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Why we need to build a virus early warning system

Why we need to build a virus early warning system
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The pandemic seems to be ending; it isn’t. The vaccine breakthroughs are key, but coronavirus variants, the nature of asymptomatic carriage and transmission, and difficulty in getting enough people vaccinated mean COVID-19 isn’t really going away and herd immunity may be out of reach. This virus, like all viruses, will mutate. Add in global and domestic travel, and we have a recipe for another pandemic. Yet, we have a chance right now to prevent that, by using what we have learned to build a Virus Early Warning System (Virus EWS).

We have the beginnings of this system; now we must keep it, expand it and fund it. Accounting for the loss of life and loved ones is impossible. Nonetheless one estimate has COVID-19 costing the U.S. $16.2 trillion a year — about 2.5 times more than the $6.4 trillion wars after 9/11 have cost. A current project allows researchers to share COVID data, but it needs a funded, on-going system to prevent it from becoming a flash in the pan. Federal dollars spent on a Virus EWS are dollars well spent. Pharmaceutical companies can also fund the work as a public-private partnership with universities. 

Three steps will allow us to detect not only coronavirus variants but flu and other diseases we want to keep under control so that we can return to healthy social lives. 

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STEP 1: Leverage. We need to maintain and use the capacity to test for viruses developed during the pandemic.

A network of universities can be a key part of a Virus EWS. Universities such as my home institution, Georgia Tech, as well as U.C. Davis and other education centers developed and ramped up rapid saliva and waste water testing to detect outbreaks. Using saliva tests allows us to detect not only COVID-19 infection but a host of other respiratory diseases such as the flu. Yet, as vaccine rates go up, the temptation to dismantle this infrastructure is strong. That would be a mistake.

Public universities, especially, are present in all 50 states and are cross-sections of society. They reflect where we go and how we live. Students and faculty come from all over and travel often for conferences, sports, music, debate, spring break and other activities. Staff live in a range of communities surrounding campuses. With testing, we could detect and contain the start of new outbreaks much more easily.

Even if the COVID-19 virus becomes endemic, we need to attack it. Other endemic diseases like the flu are nasty, deadly and persistent. The flu mutates, and public health officials work hard to monitor the flu to catch variants and manage outbreaks. But the data they use comes from those who are already ill and see a doctor.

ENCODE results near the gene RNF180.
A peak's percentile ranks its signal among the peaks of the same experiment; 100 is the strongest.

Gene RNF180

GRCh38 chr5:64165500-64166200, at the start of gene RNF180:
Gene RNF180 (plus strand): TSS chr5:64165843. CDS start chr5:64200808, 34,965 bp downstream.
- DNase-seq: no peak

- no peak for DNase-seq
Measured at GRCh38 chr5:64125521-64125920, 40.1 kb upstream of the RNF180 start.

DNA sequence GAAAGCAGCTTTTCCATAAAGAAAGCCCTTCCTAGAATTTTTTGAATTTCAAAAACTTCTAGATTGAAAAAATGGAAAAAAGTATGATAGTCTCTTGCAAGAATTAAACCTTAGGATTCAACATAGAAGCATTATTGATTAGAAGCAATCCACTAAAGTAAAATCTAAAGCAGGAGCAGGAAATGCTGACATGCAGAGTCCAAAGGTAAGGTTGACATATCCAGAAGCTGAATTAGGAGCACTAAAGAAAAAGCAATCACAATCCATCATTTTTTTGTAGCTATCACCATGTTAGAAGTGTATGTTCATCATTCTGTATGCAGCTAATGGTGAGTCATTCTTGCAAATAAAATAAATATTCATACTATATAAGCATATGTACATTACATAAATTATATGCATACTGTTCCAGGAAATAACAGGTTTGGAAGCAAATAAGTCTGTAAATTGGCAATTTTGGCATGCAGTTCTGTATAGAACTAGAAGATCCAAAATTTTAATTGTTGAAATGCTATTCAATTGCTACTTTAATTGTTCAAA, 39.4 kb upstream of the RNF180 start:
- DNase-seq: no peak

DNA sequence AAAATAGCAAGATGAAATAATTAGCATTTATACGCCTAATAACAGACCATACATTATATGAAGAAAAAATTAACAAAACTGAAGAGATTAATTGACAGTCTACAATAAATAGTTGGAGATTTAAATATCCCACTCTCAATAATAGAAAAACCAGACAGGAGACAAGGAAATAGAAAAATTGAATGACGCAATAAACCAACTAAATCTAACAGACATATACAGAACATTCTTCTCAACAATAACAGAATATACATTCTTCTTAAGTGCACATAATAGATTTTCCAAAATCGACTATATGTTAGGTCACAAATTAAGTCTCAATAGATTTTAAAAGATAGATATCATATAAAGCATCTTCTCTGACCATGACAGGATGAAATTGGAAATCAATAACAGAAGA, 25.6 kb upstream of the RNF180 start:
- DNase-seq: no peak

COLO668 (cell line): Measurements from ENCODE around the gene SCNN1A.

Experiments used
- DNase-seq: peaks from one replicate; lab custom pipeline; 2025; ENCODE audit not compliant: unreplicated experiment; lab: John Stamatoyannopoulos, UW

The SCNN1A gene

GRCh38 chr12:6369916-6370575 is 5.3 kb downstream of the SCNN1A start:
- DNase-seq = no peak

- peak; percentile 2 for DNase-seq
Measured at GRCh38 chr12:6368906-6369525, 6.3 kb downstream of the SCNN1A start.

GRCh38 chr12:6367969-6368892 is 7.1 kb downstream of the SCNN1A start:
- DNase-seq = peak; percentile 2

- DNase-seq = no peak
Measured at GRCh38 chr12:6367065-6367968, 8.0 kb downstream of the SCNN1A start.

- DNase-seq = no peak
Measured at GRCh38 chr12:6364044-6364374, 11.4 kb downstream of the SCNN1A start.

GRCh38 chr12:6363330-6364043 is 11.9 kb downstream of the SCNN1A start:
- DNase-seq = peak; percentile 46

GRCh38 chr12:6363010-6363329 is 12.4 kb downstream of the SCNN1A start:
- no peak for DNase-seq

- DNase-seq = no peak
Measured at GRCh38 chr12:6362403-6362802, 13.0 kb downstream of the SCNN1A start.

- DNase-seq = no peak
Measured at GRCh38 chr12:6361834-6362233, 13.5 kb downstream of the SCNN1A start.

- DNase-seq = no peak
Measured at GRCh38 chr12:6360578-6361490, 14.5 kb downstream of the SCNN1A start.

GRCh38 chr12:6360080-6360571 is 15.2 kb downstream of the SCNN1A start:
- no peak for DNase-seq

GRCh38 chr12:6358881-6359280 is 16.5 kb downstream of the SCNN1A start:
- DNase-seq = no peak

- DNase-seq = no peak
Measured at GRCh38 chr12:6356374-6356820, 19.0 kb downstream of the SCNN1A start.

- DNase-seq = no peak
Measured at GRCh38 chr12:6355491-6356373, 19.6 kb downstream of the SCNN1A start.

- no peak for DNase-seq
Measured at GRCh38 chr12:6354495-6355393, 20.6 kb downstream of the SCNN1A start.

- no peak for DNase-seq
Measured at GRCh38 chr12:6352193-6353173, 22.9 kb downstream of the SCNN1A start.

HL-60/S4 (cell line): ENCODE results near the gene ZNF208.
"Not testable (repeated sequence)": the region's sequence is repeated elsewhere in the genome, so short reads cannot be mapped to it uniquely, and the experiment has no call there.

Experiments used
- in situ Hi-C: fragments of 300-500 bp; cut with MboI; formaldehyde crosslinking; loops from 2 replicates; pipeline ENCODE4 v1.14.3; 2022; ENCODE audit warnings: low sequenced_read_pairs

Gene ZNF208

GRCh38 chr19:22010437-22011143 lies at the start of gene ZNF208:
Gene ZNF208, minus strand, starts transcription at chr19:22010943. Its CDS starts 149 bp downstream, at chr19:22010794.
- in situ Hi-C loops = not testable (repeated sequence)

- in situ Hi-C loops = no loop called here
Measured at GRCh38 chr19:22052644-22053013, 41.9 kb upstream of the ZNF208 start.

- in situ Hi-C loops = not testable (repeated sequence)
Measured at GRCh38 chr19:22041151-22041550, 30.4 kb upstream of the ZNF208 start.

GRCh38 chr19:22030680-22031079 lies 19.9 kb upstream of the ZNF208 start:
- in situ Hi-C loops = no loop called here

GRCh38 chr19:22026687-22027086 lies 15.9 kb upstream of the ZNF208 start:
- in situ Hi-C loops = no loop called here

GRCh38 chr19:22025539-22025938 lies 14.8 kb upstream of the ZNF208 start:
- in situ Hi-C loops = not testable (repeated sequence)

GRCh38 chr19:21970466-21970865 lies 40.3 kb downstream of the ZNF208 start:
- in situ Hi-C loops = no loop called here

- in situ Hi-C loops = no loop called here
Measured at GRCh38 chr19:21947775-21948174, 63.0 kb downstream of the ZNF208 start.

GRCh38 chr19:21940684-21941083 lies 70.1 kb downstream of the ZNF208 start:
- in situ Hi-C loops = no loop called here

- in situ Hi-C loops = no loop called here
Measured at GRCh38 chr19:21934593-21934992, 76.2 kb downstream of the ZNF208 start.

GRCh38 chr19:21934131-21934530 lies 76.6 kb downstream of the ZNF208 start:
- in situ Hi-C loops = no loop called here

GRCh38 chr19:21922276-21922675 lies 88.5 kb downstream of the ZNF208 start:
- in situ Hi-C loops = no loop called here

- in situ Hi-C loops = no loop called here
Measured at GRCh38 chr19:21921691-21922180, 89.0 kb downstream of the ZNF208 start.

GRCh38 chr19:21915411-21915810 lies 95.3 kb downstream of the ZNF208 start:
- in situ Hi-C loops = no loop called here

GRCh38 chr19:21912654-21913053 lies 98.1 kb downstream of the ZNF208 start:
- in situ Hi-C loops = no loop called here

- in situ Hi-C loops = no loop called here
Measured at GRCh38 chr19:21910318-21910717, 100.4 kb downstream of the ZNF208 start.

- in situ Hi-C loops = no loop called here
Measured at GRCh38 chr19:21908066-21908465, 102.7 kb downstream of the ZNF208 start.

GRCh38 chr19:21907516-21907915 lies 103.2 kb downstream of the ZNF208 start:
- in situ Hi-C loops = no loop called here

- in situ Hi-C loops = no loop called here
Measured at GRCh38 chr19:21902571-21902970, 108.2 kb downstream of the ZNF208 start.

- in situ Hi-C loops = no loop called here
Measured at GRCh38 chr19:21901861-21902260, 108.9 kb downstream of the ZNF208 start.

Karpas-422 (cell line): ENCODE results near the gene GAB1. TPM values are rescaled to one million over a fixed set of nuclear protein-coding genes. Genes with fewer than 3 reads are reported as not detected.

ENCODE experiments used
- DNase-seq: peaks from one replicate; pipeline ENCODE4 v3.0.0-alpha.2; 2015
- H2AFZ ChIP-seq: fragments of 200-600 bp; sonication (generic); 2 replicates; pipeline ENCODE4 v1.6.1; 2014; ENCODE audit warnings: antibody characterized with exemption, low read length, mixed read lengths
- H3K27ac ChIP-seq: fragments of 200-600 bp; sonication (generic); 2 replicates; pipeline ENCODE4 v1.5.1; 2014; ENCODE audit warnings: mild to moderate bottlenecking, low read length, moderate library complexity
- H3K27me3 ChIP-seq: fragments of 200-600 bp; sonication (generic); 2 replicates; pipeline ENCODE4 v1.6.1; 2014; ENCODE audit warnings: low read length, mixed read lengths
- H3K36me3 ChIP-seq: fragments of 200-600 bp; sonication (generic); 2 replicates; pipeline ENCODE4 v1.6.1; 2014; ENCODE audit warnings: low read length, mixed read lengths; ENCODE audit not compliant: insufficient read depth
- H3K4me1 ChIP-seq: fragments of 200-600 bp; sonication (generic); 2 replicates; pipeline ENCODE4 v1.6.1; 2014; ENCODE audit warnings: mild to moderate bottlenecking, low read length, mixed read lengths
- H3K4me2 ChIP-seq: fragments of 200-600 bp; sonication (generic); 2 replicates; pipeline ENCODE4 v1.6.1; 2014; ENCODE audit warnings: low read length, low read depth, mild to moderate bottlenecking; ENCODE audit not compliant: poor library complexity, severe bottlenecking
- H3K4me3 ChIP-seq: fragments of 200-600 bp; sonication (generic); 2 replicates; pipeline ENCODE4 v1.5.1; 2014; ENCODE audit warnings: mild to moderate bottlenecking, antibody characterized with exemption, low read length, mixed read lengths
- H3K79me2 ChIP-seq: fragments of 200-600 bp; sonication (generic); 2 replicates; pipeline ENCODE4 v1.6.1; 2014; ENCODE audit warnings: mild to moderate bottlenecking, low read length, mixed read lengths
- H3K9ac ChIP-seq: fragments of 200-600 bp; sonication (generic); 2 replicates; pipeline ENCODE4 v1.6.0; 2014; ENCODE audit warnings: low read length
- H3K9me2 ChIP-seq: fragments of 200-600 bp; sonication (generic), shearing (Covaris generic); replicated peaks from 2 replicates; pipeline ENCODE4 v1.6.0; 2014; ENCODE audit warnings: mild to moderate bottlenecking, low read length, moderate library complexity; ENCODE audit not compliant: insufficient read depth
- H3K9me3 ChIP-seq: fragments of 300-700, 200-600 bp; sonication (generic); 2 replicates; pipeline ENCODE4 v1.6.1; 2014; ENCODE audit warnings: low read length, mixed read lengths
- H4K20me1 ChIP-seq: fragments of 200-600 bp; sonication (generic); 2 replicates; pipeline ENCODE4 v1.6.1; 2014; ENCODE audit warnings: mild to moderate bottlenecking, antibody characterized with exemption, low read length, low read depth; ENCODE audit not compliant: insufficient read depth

With COVID-19, however, people may have the virus and spread it without ever having symptoms. That means folks may never see a doctor and get tested. Ongoing surveillance testing allows us to defeat the challenges of mutation and asymptomatic transmission. 

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STEP 2: Learn. Ongoing testing means more data from which we can learn and improve our public health.

Identifying new coronavirus variants is vital, but to date, the U.S. has lagged on this front. This task requires gathering samples, sequencing genetic codes and analyzing them with “high-end computer servers [run] by researchers with a specialized degree.” With university-based testing, professors and their students can continue research while also providing a public service. 

What’s more, saliva tests can be used to run a panel to detect multiple viruses — the coronavirus, flu and other respiratory diseases. Thus, testing could also increase our ability to identify and track flu variants.

The flu is an ongoing problem. Between 2010 and 2020, flu variants killed an average of more than 35,000 people every year in the United States. Some years, more 60,000 died. One firm estimates that the flu costs employers an average $15 billion annually and cost $21 billion in 2018.

Any edge against “normal” flu seasons would provide an immense benefit in developing flu vaccines, reducing millions of symptomatic illnesses and hospital visits, hundreds of thousands of hospitalizations and saving potentially billions of dollars

The flu can also create another pandemic. The 1918 flu killed an estimated 675,000 people in the U.S. and more than 50 million worldwide. The flu could again mutate into a deadly, pandemic variant, but ongoing testing could limit that possibility.

STEP 3: Live. With a Virus EWS we can limit the effects of viruses that attack the people we love. 

A Virus EWS means a jump start on seeing whether current COVID-19 vaccines are working against variants and whether we need boosters. Early detection means we could more quickly adapt vaccines and ramp up production, saving more lives. As Benjamin Franklin said 285 years ago, “An ounce of prevention is worth a pound of cure.”

We have our ounce of prevention in place now; we must build a Virus EWS to keep it. If we do that, we can avoid the suffering we all know too well and ensure that we can live and thrive the way we want.

Deven R. Desai is an associate professor of law and ethics and associate director of machine learning at the Georgia Institute of Technology.